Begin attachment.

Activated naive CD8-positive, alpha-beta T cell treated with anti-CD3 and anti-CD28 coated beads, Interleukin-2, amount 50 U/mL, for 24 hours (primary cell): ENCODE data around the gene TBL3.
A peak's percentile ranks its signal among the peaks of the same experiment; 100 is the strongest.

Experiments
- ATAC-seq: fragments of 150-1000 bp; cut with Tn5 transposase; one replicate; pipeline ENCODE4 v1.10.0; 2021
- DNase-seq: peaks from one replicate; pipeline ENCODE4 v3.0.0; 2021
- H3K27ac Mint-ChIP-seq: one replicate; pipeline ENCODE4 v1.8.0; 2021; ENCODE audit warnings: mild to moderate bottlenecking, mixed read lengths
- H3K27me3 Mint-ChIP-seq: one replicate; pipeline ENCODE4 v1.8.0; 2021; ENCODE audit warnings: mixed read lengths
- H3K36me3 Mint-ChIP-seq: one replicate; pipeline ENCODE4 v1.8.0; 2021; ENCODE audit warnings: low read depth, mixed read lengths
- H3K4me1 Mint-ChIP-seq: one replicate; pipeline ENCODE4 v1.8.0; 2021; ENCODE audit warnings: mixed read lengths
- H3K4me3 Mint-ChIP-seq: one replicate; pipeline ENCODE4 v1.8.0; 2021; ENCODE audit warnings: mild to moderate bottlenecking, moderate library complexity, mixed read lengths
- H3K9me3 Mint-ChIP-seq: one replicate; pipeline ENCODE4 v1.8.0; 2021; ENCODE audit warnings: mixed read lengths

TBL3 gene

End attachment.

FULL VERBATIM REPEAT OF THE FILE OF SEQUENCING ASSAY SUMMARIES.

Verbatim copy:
Activated naive CD8-positive, alpha-beta T cell treated with anti-CD3 and anti-CD28 coated beads, Interleukin-2, amount 50 U/mL, for 24 hours (primary cell): ENCODE data around the gene TBL3.
A peak's percentile ranks its signal among the peaks of the same experiment; 100 is the strongest.

Experiments
- ATAC-seq: fragments of 150-1000 bp; cut with Tn5 transposase; one replicate; pipeline ENCODE4 v1.10.0; 2021
- DNase-seq: peaks from one replicate; pipeline ENCODE4 v3.0.0; 2021
- H3K27ac Mint-ChIP-seq: one replicate; pipeline ENCODE4 v1.8.0; 2021; ENCODE audit warnings: mild to moderate bottlenecking, mixed read lengths
- H3K27me3 Mint-ChIP-seq: one replicate; pipeline ENCODE4 v1.8.0; 2021; ENCODE audit warnings: mixed read lengths
- H3K36me3 Mint-ChIP-seq: one replicate; pipeline ENCODE4 v1.8.0; 2021; ENCODE audit warnings: low read depth, mixed read lengths
- H3K4me1 Mint-ChIP-seq: one replicate; pipeline ENCODE4 v1.8.0; 2021; ENCODE audit warnings: mixed read lengths
- H3K4me3 Mint-ChIP-seq: one replicate; pipeline ENCODE4 v1.8.0; 2021; ENCODE audit warnings: mild to moderate bottlenecking, moderate library complexity, mixed read lengths
- H3K9me3 Mint-ChIP-seq: one replicate; pipeline ENCODE4 v1.8.0; 2021; ENCODE audit warnings: mixed read lengths

TBL3 gene